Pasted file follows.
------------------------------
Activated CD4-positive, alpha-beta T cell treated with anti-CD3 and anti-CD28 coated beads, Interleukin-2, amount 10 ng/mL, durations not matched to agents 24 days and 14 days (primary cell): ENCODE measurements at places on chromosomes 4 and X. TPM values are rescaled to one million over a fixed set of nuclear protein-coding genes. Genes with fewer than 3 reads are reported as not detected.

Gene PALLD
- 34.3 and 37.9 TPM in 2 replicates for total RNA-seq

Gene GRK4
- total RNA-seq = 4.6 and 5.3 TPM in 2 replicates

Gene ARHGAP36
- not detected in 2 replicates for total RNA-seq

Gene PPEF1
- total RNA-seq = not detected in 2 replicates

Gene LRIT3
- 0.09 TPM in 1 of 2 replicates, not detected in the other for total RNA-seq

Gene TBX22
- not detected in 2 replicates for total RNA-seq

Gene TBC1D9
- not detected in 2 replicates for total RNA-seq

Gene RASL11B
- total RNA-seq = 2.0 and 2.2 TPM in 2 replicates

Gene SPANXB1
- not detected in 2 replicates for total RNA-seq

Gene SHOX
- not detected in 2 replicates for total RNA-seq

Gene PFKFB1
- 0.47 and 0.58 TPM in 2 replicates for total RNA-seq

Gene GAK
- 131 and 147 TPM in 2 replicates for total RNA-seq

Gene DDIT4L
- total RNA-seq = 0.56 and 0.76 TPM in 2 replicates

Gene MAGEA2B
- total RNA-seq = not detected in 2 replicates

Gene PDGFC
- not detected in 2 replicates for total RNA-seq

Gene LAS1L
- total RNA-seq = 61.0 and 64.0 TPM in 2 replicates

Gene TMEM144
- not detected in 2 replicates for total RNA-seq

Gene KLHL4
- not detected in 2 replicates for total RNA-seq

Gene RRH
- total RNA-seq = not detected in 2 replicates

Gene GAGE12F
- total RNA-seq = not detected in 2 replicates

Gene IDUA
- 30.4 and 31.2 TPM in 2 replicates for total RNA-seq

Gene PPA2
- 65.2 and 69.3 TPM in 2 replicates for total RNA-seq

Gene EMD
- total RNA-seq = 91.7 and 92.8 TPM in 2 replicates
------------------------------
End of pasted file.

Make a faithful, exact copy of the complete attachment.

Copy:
Activated CD4-positive, alpha-beta T cell treated with anti-CD3 and anti-CD28 coated beads, Interleukin-2, amount 10 ng/mL, durations not matched to agents 24 days and 14 days (primary cell): ENCODE measurements at places on chromosomes 4 and X. TPM values are rescaled to one million over a fixed set of nuclear protein-coding genes. Genes with fewer than 3 reads are reported as not detected.

Gene PALLD
- 34.3 and 37.9 TPM in 2 replicates for total RNA-seq

Gene GRK4
- total RNA-seq = 4.6 and 5.3 TPM in 2 replicates

Gene ARHGAP36
- not detected in 2 replicates for total RNA-seq

Gene PPEF1
- total RNA-seq = not detected in 2 replicates

Gene LRIT3
- 0.09 TPM in 1 of 2 replicates, not detected in the other for total RNA-seq

Gene TBX22
- not detected in 2 replicates for total RNA-seq

Gene TBC1D9
- not detected in 2 replicates for total RNA-seq

Gene RASL11B
- total RNA-seq = 2.0 and 2.2 TPM in 2 replicates

Gene SPANXB1
- not detected in 2 replicates for total RNA-seq

Gene SHOX
- not detected in 2 replicates for total RNA-seq

Gene PFKFB1
- 0.47 and 0.58 TPM in 2 replicates for total RNA-seq

Gene GAK
- 131 and 147 TPM in 2 replicates for total RNA-seq

Gene DDIT4L
- total RNA-seq = 0.56 and 0.76 TPM in 2 replicates

Gene MAGEA2B
- total RNA-seq = not detected in 2 replicates

Gene PDGFC
- not detected in 2 replicates for total RNA-seq

Gene LAS1L
- total RNA-seq = 61.0 and 64.0 TPM in 2 replicates

Gene TMEM144
- not detected in 2 replicates for total RNA-seq

Gene KLHL4
- not detected in 2 replicates for total RNA-seq

Gene RRH
- total RNA-seq = not detected in 2 replicates

Gene GAGE12F
- total RNA-seq = not detected in 2 replicates

Gene IDUA
- 30.4 and 31.2 TPM in 2 replicates for total RNA-seq

Gene PPA2
- 65.2 and 69.3 TPM in 2 replicates for total RNA-seq

Gene EMD
- total RNA-seq = 91.7 and 92.8 TPM in 2 replicates